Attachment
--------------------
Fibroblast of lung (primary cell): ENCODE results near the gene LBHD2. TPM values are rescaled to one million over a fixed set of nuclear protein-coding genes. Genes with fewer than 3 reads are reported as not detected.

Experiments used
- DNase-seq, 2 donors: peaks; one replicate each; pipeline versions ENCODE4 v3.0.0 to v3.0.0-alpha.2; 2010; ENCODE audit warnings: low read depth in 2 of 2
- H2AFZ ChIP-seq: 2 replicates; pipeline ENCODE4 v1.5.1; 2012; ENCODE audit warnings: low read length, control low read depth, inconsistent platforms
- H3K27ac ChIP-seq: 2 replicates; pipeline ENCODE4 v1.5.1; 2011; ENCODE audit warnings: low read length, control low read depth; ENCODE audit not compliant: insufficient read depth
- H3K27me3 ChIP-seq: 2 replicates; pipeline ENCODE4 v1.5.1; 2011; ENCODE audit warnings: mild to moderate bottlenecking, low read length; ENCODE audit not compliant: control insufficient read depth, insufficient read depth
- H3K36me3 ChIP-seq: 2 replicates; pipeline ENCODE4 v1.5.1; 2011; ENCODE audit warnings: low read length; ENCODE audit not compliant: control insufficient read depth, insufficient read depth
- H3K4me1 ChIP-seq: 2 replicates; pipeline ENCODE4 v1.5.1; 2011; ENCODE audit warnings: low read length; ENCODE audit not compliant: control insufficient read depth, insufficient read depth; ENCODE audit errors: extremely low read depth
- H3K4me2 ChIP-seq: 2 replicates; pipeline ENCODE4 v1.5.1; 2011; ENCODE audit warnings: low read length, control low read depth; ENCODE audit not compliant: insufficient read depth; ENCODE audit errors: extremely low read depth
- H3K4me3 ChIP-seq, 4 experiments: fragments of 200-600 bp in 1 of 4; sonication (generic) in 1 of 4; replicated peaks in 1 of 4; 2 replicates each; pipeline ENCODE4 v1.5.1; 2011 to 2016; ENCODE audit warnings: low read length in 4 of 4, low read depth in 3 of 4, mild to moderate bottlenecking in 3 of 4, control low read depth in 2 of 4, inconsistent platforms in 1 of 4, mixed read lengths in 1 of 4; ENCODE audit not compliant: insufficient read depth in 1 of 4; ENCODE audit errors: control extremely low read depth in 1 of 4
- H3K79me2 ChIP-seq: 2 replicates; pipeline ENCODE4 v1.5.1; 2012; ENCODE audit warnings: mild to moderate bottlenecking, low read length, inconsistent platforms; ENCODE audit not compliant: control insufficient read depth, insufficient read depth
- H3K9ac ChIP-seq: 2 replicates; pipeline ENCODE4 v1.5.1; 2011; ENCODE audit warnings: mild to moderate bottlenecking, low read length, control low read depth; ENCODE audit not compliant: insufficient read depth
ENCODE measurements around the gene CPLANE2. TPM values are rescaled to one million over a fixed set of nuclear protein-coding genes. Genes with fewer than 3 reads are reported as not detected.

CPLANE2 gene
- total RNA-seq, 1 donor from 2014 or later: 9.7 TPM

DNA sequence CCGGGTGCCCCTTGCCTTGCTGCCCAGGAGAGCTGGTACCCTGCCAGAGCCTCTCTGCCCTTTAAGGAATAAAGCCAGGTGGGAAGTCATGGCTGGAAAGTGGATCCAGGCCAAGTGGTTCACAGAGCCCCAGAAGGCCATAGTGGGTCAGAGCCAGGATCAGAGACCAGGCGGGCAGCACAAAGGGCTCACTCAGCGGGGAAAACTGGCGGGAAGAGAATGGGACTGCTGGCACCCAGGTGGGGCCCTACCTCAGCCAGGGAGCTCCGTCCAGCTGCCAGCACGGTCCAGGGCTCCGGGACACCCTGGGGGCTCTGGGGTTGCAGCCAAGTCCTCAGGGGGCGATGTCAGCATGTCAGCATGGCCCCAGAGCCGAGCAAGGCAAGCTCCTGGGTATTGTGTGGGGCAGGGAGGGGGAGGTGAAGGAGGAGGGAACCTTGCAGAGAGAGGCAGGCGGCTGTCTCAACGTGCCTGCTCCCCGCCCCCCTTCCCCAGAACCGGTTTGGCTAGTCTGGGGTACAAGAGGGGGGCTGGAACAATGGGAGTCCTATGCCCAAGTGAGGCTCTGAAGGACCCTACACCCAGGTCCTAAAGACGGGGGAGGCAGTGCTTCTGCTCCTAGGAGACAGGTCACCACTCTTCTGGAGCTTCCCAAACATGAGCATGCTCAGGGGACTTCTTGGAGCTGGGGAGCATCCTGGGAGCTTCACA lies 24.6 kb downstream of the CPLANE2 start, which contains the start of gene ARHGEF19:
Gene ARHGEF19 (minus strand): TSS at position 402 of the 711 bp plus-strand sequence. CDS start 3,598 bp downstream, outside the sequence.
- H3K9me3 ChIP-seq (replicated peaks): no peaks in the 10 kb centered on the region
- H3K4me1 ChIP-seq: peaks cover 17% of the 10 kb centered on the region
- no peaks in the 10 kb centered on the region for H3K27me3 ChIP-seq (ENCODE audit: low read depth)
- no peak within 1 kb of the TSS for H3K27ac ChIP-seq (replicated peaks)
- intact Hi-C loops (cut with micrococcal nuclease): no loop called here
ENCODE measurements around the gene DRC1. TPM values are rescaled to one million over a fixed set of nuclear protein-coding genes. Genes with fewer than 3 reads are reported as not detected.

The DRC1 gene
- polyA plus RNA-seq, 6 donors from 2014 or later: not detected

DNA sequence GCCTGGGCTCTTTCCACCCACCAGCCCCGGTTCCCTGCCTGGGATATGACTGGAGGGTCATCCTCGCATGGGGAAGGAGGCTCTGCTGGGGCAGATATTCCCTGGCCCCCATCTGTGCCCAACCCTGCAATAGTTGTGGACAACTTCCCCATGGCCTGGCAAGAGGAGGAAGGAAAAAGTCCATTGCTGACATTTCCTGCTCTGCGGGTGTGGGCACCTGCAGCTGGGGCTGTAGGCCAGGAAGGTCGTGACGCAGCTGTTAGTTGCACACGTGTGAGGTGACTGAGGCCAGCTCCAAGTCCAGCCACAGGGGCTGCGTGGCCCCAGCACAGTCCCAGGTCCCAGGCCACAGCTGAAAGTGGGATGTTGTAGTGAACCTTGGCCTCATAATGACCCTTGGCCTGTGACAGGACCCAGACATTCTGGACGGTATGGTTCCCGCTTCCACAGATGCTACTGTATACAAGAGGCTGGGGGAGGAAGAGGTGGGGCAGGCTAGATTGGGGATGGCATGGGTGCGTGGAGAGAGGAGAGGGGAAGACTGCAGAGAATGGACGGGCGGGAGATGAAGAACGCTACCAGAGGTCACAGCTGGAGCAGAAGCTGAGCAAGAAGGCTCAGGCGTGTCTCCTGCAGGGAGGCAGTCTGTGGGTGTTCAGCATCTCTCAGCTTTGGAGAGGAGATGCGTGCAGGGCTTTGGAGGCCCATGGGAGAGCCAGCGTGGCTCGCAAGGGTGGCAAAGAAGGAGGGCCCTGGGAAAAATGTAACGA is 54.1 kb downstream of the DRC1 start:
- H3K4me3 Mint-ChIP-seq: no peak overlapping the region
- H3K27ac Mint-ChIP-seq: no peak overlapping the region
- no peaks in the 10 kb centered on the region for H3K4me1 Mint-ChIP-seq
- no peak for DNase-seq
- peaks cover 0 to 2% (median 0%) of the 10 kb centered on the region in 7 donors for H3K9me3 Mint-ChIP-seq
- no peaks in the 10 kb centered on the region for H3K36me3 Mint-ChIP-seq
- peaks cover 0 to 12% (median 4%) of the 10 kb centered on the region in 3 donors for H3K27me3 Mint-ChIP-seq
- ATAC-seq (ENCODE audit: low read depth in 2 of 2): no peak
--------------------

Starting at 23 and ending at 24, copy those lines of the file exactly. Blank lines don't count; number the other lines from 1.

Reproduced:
ENCODE measurements around the gene DRC1. TPM values are rescaled to one million over a fixed set of nuclear protein-coding genes. Genes with fewer than 3 reads are reported as not detected.

The DRC1 gene